Amid this clash of ideas, values and perceptions, this paper attempts to seriously examine and weigh each of the opposing arguments. To that end, it will consider the following questions: What is corporate reputation? Should we preserve the existing right of corporations in England to sue in defamation or adopt the contrasting Australian position? Is the current basis in England for allowing presumed damages without proof of special damage sustainable? Are there alternative remedies we should consider for corporate claimants? Insofar as the claims for damages or remedies are concerned, how should we treat defamatory attacks on the business and non-business reputations of trading and non-trading corporations, respectively? The resolution and clarifications of these issues would clearly be important given the prevalence of modern corporations and corporate defamation today.A conscious effort will be made to maintain conceptual coherence within the tort of defamation and, at the same time, take into account the practical realities of the corporate world with a view to proposing sound viable solutions.
Chan concludes
The right of corporations to sue in defamation should continue to be preserved in England. Corporations should be allowed to protect its reputation as property, which is an important aspect of corporate reputation. One valid exception is where the corporations fall into the category of government entities exercising governmental functions in accordance with Derbyshire. The distinct treatment between corporations and such government entities for the purpose of determining the right to sue in defamation is sufficiently justified by policy reasons relating to the significance of democratic political debate, the use of the political process by government entities to respond to criticisms and the prohibition against the use of public funds by government entities to initiate defamation suits.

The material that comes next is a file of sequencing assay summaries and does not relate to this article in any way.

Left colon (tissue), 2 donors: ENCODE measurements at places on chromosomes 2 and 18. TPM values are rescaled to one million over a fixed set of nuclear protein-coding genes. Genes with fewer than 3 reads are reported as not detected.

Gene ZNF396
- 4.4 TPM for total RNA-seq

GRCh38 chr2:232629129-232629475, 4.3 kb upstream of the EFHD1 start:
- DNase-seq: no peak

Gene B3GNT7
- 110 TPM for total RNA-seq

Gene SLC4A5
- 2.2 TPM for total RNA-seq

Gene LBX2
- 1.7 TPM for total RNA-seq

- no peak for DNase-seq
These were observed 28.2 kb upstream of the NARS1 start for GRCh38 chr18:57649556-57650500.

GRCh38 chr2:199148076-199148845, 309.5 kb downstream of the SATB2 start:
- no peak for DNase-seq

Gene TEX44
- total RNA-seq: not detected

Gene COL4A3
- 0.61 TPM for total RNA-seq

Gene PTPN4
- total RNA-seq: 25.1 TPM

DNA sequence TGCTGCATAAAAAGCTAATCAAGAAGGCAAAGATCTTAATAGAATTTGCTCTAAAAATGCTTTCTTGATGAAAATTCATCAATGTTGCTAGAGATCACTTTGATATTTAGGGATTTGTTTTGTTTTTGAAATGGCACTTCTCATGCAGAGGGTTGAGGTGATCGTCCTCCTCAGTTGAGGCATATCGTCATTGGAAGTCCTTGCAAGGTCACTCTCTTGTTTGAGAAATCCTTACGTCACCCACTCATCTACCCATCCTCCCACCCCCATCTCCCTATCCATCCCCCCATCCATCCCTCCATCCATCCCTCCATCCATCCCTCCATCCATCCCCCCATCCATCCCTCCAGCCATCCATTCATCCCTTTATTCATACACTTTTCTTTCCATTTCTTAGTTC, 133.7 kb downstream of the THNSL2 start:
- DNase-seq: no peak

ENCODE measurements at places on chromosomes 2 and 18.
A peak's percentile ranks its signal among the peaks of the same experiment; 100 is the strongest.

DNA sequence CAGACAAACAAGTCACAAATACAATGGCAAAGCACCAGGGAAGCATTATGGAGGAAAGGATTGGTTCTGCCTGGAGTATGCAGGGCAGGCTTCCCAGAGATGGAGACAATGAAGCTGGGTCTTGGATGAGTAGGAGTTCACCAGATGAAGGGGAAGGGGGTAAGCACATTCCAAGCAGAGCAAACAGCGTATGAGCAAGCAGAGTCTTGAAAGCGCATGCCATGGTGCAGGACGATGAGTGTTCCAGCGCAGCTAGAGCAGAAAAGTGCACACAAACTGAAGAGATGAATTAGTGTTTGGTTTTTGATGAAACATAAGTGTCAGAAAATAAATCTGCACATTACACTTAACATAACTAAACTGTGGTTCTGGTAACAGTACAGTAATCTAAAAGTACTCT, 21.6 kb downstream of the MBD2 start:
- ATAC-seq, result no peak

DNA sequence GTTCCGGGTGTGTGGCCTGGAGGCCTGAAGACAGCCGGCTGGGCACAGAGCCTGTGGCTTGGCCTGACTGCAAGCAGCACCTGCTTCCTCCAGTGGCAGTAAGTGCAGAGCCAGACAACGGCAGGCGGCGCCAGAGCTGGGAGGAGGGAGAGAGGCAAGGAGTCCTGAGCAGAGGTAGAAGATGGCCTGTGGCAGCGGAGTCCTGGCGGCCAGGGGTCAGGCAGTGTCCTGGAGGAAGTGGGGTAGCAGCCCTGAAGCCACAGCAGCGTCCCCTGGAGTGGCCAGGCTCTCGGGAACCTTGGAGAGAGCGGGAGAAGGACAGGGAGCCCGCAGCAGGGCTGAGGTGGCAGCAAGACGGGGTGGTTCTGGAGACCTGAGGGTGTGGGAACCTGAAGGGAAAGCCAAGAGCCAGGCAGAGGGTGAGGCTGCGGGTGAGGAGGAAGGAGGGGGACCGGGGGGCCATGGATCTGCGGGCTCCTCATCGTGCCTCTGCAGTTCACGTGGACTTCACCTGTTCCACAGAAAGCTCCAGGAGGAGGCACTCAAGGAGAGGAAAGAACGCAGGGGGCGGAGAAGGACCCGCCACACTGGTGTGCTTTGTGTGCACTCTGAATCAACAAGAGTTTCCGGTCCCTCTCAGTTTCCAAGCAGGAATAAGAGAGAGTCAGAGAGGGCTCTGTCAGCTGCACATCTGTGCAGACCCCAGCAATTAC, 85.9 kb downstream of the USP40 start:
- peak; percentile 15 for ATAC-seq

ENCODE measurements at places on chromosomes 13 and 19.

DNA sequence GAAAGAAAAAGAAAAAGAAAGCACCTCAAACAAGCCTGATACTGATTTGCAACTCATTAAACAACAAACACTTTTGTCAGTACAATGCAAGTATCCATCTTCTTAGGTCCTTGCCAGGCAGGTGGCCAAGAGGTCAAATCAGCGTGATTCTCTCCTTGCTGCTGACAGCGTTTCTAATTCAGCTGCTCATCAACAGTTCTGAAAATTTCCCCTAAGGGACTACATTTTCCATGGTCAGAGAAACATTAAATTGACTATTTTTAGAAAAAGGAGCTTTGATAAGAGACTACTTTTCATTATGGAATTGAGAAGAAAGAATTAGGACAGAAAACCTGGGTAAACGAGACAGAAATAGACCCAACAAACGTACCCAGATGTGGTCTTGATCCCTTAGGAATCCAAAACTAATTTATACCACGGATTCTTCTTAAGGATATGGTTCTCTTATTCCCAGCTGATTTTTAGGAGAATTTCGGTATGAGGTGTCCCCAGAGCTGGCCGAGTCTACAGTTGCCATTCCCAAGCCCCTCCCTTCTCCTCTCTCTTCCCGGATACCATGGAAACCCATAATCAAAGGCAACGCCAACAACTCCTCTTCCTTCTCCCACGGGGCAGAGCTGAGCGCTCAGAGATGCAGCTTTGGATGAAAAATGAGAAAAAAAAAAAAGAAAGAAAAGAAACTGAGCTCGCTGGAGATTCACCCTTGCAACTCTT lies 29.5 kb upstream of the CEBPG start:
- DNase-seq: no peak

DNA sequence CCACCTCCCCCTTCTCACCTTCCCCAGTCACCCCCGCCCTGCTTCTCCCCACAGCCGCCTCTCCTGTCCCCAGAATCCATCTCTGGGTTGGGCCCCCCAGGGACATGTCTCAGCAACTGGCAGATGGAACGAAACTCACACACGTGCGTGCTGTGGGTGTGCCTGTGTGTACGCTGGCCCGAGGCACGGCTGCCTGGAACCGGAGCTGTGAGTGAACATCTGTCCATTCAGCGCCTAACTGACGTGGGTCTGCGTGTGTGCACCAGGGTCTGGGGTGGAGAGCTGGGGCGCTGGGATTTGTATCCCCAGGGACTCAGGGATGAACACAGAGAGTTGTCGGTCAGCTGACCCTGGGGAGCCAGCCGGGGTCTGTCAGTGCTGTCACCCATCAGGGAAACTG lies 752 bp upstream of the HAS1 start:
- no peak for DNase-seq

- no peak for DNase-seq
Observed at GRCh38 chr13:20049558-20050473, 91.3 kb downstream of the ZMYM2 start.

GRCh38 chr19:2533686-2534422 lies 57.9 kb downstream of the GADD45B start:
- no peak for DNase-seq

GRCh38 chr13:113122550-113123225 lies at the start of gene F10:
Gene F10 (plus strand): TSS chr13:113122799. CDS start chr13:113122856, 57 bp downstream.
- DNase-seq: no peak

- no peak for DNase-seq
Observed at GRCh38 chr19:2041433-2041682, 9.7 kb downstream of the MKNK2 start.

Two reforms to corporate defamation are proposed. First, corporations, whether trading or non-trading, should be entitled to vindicate their reputations via declarations of falsity in order to reflect the baselessness of the defamatory charges. Further, corporations should continue to be entitled to the recovery of special damages in a particular case provided there is sufficient proof of such damages. Declarations of falsity are preferred to an award of presumed damages for vindication of corporate reputation. This is because the declarations constitute authoritative judicial statements to the public that the allegations are false, the potential ‘chilling’ effect of a substantial award of presumed damages that is not amenable to proof, the inappropriateness and difficulty of ascertaining the quantum of monetary damages to reflect the baselessness of the charges and the more expeditious defamation proceedings in seeking judicial declarations as compared with the claim for damages.
Secondly, insofar as proof of special damage is concerned, the current distinction between trading and non-trading corporations should be re-examined. In the event of a defamatory attack on the business reputation of a trading corporation, a claim for special damage (such as loss of customers or goodwill) must be proven. It is suggested that the trading corporation should also be allowed to recover special damage arising from a defamatory attack against the non-business reputation of the trading corporation, provided it can prove actual pecuniary losses (such as the loss of charitable donations). This fulfils the objective of an award of damages as reparation of damage to corporate reputation.
A non-trading corporation does not suffer loss of goodwill or custom, unlike for trading corporations. However, defamatory attacks on the governing reputation of a non-trading corporation may impair its capacity to fulfil the social objects for which it is established. Thus, it should normally be entitled to claim special damage such as loss of donations or membership subscriptions provided they are proven. Finally, it is proposed that where the defamatory allegations attack the business reputation of a non-trading corporation, it should also be able to recover special damage subject to proof.
This proposed flexibility in allowing the recovery of special damages for both trading and non-trading corporations serves to accommodate the various evolving forms of corporate enterprise and purposes, and reflects social realities concerning the diverse activities undertaken by modern corporations.